Jeff Piccola: The Biggest Political Whiner of Them All

Senator Piccola can’t pass his school choice bill, so he’s killing other reforms

Spring is here, and that means water ice. As the man at the counter placed his order, the total came to $4.30. The clerk—a suburban high-school-aged girl—mistakenly rang it up as 43 cents. No problem. Mistakes happen.

All she had to do was subtract 43 cents from $4.30 and ring up the difference, and we’d be that much closer to our Italian ice. Life would be good.

Except that the line stood still. Turns out the girl was having a major problem—not with the cash register, but the math. After conferring with her colleagues (and presumably a manager), it was determined that such a complex mathematical equation was just too difficult to mentally solve, so she just rang it up as a flat $2 and called it a final sale.

Hey, no one’s saying it’s easy to do calculations in your head with a long line of impatient gelati-crazed kids (and adults), but we’re also not talking about the complex mathematical equations Will solved in Good Will Hunting.

This situation is normally blown off by a public that buries its head in the sand simply as an aberration, not reflective of America’s educational achievement. Wrong. Our water ice clerk’s performance is not the exception, but the norm.

The United States ranks near the bottom of all educational categories against its industrialized competitors, and Pennsylvania is even worse: Almost half of ALL eleventh graders cannot pass the state’s proficiency tests in reading and math. That’s not just an inner-city problem, but a statewide one.

So with education reform being such an integral part of last year’s GOP campaigns, and the Republicans sweeping to power by winning control of the Governor’s office and both state legislative chambers, it was a foregone conclusion that such reforms would be passed, with school choice leading the way.

But that didn’t happen, as that effort has been derailed—deliberately. Not by the teachers’ unions mind you, but by the biggest political whiner of them all, Mr. School Choice himself—Republican Senator Jeff Piccola.


Pop quiz: name the politicians who said the following diametrically opposed statements about the EITC (Educational Improvement Tax Credit), a successful decade-old program that gives tax credits to businesses that contribute to school choice scholarships:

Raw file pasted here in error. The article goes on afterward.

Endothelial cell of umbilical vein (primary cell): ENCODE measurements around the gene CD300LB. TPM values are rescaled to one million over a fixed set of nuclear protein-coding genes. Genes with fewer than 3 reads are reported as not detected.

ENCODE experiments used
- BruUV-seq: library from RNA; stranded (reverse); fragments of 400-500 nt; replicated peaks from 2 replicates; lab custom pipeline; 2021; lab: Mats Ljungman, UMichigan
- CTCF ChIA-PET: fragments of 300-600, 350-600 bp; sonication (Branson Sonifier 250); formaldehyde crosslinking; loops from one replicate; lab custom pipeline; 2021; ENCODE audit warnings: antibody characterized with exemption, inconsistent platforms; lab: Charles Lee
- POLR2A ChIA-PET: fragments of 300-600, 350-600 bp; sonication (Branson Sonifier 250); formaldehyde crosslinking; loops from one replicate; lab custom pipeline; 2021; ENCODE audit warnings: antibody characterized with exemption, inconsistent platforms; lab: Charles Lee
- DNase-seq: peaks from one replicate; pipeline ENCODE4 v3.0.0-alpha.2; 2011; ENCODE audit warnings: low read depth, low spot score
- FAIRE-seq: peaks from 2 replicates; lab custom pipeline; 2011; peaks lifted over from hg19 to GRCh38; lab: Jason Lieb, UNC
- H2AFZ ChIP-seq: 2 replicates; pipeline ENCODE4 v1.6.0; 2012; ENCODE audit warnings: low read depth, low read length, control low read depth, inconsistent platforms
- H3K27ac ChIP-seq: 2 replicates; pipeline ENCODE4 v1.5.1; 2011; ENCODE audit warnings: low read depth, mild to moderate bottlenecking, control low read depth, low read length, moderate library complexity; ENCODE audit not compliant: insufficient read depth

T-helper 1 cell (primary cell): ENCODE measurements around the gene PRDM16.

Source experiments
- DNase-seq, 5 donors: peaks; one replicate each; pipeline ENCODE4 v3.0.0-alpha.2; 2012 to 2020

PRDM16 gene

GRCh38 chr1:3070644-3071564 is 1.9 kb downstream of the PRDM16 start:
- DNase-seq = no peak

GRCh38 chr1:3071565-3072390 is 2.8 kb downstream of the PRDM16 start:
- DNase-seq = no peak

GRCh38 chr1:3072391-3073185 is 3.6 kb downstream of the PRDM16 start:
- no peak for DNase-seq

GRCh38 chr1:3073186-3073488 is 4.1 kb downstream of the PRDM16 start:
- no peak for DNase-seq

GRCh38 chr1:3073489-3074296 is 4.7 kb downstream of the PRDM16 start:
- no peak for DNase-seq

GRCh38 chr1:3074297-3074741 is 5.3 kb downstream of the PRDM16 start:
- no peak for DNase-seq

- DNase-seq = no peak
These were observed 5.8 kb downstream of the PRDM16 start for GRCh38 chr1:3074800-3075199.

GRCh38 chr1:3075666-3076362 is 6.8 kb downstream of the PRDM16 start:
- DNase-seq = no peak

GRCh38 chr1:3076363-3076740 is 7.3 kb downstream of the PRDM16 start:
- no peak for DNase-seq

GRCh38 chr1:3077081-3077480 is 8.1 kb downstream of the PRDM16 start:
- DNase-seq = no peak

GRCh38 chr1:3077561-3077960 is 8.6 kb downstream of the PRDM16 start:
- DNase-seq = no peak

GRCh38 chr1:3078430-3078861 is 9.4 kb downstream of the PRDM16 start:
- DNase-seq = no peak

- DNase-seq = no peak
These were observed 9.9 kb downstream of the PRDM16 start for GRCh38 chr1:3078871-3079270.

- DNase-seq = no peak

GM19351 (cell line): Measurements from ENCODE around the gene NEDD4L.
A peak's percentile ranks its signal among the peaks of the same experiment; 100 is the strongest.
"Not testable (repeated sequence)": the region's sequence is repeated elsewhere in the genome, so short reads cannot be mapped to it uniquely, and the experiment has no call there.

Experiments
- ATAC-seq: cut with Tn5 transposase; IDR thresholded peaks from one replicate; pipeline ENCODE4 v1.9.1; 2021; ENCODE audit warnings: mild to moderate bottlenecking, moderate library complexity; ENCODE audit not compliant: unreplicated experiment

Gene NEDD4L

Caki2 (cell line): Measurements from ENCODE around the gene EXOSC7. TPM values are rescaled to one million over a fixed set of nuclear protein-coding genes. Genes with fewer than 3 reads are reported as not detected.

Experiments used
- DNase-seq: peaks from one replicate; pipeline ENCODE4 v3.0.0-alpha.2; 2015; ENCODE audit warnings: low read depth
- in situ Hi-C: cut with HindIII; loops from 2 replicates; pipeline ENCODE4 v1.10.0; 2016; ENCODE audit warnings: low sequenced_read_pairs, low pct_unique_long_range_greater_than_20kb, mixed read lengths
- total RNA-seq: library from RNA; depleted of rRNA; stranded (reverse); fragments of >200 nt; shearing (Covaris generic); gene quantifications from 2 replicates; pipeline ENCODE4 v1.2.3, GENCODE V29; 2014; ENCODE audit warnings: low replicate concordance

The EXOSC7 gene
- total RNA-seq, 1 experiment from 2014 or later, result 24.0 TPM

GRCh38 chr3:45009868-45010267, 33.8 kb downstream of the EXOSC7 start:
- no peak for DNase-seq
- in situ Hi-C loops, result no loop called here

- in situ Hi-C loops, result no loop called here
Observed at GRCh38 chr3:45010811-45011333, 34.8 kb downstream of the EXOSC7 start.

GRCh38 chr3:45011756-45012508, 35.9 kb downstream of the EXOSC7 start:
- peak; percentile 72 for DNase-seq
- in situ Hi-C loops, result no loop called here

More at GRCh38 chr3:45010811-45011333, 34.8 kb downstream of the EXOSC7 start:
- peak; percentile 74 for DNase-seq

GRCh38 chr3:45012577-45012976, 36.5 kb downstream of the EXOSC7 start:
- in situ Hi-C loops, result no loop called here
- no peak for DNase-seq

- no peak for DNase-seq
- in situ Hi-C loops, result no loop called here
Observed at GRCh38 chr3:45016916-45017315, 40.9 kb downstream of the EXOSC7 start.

A) “I have always been a stalwart supporter of the EITC program, and that’s why I recently introduced a measure to (upwardly) adjust the allowable household income for eligible families.”

B) “I can only speak for the Education Committee and it’s not coming out of there … it’s dead on arrival.” (Referring to Montgomery County State Rep. Tom Quigley’s EITC expansion bill that just passed the House by a 190-to-7 vote.)

Answers: Jeff Piccola and … Jeff Piccola.

You see, Piccola, chairman of the Education Committee, has been leading the charge on Senate Bill 1 (SB 1), which is weak school-choice legislation written last year while Rendell and the Democrats were in control and not reworked to reflect a school-choice governor (Tom Corbett) and the new GOP-controlled House.

Despite untold millions spent by deep-pocketed SB 1 supporters—many of whom demonized the majority of conservatives (their allies, no less) who simply wanted a better, more inclusive bill rather than settling for one that only affected very low-income students—the bill died this spring.

And the reasons for its death could fill a book on what NOT to do in politics.

It never dawned on these Harrisburg know-it-alls to actually count votes before they shot off their mouths about SB 1’s virtually guaranteed passage. So when a number of GOP senators announced they were not on board with the bill as it was written, jeopardizing its chances of success, it would have made good political sense to ask them what their concerns were, in a genuine attempt to understand their issues, and if possible, win their support.

But that didn’t happen.